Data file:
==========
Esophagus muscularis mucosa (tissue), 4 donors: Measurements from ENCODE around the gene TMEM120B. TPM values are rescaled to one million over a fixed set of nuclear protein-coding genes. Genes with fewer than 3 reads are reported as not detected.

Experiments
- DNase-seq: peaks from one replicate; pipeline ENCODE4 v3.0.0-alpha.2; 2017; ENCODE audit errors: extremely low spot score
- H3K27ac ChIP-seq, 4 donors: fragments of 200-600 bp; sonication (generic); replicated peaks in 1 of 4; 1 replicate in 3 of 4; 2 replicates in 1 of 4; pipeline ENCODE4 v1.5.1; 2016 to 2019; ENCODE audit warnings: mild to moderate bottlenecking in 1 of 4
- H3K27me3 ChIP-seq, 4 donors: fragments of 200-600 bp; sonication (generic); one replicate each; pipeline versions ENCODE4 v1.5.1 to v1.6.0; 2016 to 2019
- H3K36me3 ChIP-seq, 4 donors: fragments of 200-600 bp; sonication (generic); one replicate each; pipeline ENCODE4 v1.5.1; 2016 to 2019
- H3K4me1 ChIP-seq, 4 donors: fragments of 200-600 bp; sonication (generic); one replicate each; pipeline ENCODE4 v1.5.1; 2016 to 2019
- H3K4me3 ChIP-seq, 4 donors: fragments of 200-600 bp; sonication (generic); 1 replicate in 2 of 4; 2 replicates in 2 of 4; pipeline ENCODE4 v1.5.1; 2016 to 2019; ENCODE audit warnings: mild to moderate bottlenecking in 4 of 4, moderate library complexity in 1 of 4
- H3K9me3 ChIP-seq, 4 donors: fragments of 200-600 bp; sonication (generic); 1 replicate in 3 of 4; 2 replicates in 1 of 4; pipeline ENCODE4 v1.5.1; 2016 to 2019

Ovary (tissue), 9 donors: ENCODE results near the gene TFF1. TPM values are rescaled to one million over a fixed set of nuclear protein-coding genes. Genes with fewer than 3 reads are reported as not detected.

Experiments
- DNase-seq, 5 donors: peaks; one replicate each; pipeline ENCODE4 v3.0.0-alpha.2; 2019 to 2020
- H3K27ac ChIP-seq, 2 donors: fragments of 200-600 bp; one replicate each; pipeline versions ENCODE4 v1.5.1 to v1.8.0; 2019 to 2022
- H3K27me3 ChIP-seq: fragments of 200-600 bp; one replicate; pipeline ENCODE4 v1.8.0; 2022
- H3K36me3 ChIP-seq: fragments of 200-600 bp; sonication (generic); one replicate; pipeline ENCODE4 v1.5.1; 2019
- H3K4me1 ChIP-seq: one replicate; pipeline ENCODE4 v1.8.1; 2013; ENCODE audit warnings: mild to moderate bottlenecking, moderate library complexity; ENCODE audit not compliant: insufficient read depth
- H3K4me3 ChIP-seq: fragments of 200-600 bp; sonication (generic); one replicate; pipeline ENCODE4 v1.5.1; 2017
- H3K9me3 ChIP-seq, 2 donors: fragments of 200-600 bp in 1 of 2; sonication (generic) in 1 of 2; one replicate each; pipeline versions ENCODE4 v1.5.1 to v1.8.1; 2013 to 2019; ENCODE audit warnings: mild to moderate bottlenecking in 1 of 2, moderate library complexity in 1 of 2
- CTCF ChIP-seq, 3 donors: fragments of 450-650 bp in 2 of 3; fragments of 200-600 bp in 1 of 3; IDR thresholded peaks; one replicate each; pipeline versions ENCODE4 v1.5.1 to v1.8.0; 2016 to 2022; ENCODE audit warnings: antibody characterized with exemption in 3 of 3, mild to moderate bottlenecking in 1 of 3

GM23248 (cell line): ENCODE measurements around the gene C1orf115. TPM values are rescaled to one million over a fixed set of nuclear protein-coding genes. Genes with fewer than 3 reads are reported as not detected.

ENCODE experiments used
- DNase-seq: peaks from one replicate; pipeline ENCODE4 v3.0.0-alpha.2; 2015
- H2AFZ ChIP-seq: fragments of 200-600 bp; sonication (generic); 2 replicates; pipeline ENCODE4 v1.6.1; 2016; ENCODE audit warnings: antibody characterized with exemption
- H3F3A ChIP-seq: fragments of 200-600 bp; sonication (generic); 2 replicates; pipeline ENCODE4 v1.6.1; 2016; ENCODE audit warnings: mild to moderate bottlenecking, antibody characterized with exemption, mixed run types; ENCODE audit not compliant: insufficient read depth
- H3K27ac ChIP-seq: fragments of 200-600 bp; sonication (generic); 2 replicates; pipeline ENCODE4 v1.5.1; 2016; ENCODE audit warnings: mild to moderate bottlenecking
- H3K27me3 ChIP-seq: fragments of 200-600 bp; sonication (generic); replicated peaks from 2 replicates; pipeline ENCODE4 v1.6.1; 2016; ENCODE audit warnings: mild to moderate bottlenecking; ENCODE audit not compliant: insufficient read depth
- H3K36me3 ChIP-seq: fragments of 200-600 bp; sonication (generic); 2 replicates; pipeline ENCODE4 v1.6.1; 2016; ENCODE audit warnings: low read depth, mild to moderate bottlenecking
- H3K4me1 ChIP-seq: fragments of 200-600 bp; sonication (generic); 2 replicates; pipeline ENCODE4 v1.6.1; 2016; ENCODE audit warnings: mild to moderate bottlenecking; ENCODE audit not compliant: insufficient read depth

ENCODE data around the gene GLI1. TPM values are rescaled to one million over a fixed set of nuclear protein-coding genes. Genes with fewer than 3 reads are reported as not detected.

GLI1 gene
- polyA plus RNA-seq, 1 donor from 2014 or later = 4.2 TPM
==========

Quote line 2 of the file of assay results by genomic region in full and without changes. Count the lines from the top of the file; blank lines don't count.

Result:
Experiments